# How to do scaling in fixed format?

In my project, the ADC is an 16-bit unipolar type, 0 - 3.3 V. This 16-bit data we are making as bipolar ($-1.65$ to $+1.65$ range), converting as Q15 data.

The conversion is as follows.

Q31_data = (q31_t) ((16bit_ADC_data- Offset) <<15)


Here I am making it as a Q30 format, so I'll get Q30 (range is $-2$ to $+2$).

We only have the Q format like Q31, Q15 and Q7 (the processor is a 32-bit ARM Cortex-M4), FFT and FIR is a Q31 format.

My input range is $-1.65$ to $+1.65$, and then I am doing the above scaling process.

If my input range is $-5$ to $+5$ that time I want to multiply with 3.03 (in hardware if the input is $-5$ to $5$ attenuate as $-1.65$ to $+1.65$ in software we are reconstruct to the $-5$ to $+5$ range).

Then this data I want to process to FIR and FFT. For this case, I didn't get an idea for scaling. How I can muliply 3.3 with a Q31 value? How do I do this? Is it possible to do?

• I have a very hard time reading this and trying to understand what you're really asking... Could you try rephrasing your question to make it simple and clear? – Lorem Ipsum Oct 12 '11 at 18:40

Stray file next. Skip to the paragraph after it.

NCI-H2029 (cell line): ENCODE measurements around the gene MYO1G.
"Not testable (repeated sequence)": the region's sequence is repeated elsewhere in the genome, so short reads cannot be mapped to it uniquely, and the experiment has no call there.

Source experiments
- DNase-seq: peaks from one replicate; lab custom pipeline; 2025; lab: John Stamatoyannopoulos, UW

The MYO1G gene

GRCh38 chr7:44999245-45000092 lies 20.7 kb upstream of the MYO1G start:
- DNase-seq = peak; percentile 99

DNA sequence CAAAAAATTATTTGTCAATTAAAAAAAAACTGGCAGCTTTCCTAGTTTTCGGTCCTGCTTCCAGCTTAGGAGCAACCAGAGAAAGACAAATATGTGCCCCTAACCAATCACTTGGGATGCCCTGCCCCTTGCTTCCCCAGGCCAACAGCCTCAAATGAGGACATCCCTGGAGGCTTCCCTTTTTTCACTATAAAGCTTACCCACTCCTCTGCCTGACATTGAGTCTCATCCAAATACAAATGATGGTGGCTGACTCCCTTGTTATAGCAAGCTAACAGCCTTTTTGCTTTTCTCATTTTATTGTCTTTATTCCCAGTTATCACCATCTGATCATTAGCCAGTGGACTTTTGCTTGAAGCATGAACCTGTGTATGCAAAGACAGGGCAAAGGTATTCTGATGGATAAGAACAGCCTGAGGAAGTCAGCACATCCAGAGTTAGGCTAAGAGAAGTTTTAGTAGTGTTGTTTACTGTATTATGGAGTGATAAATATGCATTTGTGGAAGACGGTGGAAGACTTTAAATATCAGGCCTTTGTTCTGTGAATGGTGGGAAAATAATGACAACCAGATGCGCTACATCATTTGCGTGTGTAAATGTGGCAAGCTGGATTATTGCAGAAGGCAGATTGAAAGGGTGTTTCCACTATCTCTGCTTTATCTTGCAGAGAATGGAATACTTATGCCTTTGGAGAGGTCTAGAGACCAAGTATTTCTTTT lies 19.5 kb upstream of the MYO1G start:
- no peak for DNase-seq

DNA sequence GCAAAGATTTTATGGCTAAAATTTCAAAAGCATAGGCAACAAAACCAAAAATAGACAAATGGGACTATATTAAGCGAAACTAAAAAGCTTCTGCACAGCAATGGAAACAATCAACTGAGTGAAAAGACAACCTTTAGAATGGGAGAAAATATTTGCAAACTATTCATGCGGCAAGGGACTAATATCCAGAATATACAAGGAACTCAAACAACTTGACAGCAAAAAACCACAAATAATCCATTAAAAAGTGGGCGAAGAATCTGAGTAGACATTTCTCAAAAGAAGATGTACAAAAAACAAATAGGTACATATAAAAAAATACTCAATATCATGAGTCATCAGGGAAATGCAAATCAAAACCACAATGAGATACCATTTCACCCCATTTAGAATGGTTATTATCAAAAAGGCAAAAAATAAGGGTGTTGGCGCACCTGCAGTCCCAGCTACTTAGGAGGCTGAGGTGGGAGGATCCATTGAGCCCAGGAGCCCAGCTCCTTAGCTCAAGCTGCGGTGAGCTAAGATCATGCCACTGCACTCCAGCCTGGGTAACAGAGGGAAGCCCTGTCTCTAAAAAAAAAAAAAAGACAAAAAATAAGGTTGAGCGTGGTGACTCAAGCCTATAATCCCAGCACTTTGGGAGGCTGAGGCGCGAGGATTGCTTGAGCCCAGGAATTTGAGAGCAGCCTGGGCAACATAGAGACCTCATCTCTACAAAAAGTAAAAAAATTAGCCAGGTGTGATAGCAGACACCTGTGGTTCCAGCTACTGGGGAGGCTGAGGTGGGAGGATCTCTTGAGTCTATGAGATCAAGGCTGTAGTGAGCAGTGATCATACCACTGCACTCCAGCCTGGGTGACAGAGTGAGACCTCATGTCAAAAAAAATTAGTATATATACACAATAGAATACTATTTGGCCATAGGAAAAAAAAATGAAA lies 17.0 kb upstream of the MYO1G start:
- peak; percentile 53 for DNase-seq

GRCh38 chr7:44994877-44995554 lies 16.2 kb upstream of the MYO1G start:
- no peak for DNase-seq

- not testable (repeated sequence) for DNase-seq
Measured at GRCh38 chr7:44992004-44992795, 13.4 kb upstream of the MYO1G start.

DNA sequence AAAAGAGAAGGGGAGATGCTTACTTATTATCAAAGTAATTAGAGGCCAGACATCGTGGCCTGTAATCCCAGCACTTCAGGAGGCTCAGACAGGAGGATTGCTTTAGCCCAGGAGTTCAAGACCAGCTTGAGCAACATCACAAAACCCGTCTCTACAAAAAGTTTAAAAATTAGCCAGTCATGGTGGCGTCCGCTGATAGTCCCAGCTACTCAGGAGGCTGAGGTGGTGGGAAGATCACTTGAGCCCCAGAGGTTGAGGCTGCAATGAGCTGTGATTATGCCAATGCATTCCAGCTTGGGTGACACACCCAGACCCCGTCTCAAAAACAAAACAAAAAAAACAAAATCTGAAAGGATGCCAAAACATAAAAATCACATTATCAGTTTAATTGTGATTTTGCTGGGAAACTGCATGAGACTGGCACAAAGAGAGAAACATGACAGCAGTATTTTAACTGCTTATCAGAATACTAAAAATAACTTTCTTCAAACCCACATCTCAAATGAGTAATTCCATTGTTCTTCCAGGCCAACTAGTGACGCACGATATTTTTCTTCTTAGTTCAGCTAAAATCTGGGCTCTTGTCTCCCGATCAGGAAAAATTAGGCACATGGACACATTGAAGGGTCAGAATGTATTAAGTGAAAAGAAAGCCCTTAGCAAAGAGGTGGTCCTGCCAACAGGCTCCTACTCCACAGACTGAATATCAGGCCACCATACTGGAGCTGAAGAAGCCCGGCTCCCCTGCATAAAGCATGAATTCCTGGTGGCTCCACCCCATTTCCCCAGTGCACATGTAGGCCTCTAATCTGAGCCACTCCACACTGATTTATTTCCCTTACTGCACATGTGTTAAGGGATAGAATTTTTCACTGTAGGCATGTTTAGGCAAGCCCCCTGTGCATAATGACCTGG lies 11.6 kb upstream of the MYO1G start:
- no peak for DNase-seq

• Didn't you ask pretty much this same question about a month ago ? dsp.stackexchange.com/questions/173/… – Paul R Oct 13 '11 at 12:45

## 1 Answer

I think what you are asking is how to convert your samples (which are $16$ bit values) back to the original $+-5V$ range.

I'd ask why?

You have numbers between $-32768$ and $32767$ which you know represent $-5V$ to $+5V$. Just carry on, doing your processing as you require. Keep track of the conversions "in your head" (in code comments if it gets complex). The processor has no idea about the real world and just sees numbers: it's up to us to put meaning on the numbers.

If at some point during the processing you need to convert some value back into a voltage, then (assuming you haven't scaled the signals any more during the processing), just perform a linear scaling to convert the numbers back to volts. You'll get very close by multiplying the internal number by $5$ (take care to use a wide enough data type to not overflow) and then dividing by $32768$.